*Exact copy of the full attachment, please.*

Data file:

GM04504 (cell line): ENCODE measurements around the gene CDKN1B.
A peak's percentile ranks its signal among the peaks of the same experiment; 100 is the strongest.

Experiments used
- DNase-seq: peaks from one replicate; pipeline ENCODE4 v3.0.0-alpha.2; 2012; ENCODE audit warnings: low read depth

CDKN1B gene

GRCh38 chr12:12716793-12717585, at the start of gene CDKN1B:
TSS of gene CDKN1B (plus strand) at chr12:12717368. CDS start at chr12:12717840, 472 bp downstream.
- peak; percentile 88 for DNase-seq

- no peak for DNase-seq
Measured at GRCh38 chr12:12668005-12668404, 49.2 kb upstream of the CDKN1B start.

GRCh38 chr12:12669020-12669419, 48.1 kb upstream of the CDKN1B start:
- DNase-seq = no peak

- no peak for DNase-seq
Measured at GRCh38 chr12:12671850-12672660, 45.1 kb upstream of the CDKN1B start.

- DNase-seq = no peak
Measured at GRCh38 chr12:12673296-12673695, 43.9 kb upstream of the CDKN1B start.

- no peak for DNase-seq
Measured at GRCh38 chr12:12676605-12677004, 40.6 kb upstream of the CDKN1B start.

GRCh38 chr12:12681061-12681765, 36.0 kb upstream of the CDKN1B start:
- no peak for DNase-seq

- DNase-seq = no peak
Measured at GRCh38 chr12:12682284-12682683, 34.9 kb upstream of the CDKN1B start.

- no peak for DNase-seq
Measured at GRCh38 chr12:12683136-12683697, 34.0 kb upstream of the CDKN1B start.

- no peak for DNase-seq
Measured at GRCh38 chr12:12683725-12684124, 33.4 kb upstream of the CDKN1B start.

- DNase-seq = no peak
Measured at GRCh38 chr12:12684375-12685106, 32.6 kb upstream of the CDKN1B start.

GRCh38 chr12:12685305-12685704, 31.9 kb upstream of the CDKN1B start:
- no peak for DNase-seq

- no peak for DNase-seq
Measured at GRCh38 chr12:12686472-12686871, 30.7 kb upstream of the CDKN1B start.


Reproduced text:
GM04504 (cell line): ENCODE measurements around the gene CDKN1B.
A peak's percentile ranks its signal among the peaks of the same experiment; 100 is the strongest.

Experiments used
- DNase-seq: peaks from one replicate; pipeline ENCODE4 v3.0.0-alpha.2; 2012; ENCODE audit warnings: low read depth

CDKN1B gene

GRCh38 chr12:12716793-12717585, at the start of gene CDKN1B:
TSS of gene CDKN1B (plus strand) at chr12:12717368. CDS start at chr12:12717840, 472 bp downstream.
- peak; percentile 88 for DNase-seq

- no peak for DNase-seq
Measured at GRCh38 chr12:12668005-12668404, 49.2 kb upstream of the CDKN1B start.

GRCh38 chr12:12669020-12669419, 48.1 kb upstream of the CDKN1B start:
- DNase-seq = no peak

- no peak for DNase-seq
Measured at GRCh38 chr12:12671850-12672660, 45.1 kb upstream of the CDKN1B start.

- DNase-seq = no peak
Measured at GRCh38 chr12:12673296-12673695, 43.9 kb upstream of the CDKN1B start.

- no peak for DNase-seq
Measured at GRCh38 chr12:12676605-12677004, 40.6 kb upstream of the CDKN1B start.

GRCh38 chr12:12681061-12681765, 36.0 kb upstream of the CDKN1B start:
- no peak for DNase-seq

- DNase-seq = no peak
Measured at GRCh38 chr12:12682284-12682683, 34.9 kb upstream of the CDKN1B start.

- no peak for DNase-seq
Measured at GRCh38 chr12:12683136-12683697, 34.0 kb upstream of the CDKN1B start.

- no peak for DNase-seq
Measured at GRCh38 chr12:12683725-12684124, 33.4 kb upstream of the CDKN1B start.

- DNase-seq = no peak
Measured at GRCh38 chr12:12684375-12685106, 32.6 kb upstream of the CDKN1B start.

GRCh38 chr12:12685305-12685704, 31.9 kb upstream of the CDKN1B start:
- no peak for DNase-seq

- no peak for DNase-seq
Measured at GRCh38 chr12:12686472-12686871, 30.7 kb upstream of the CDKN1B start.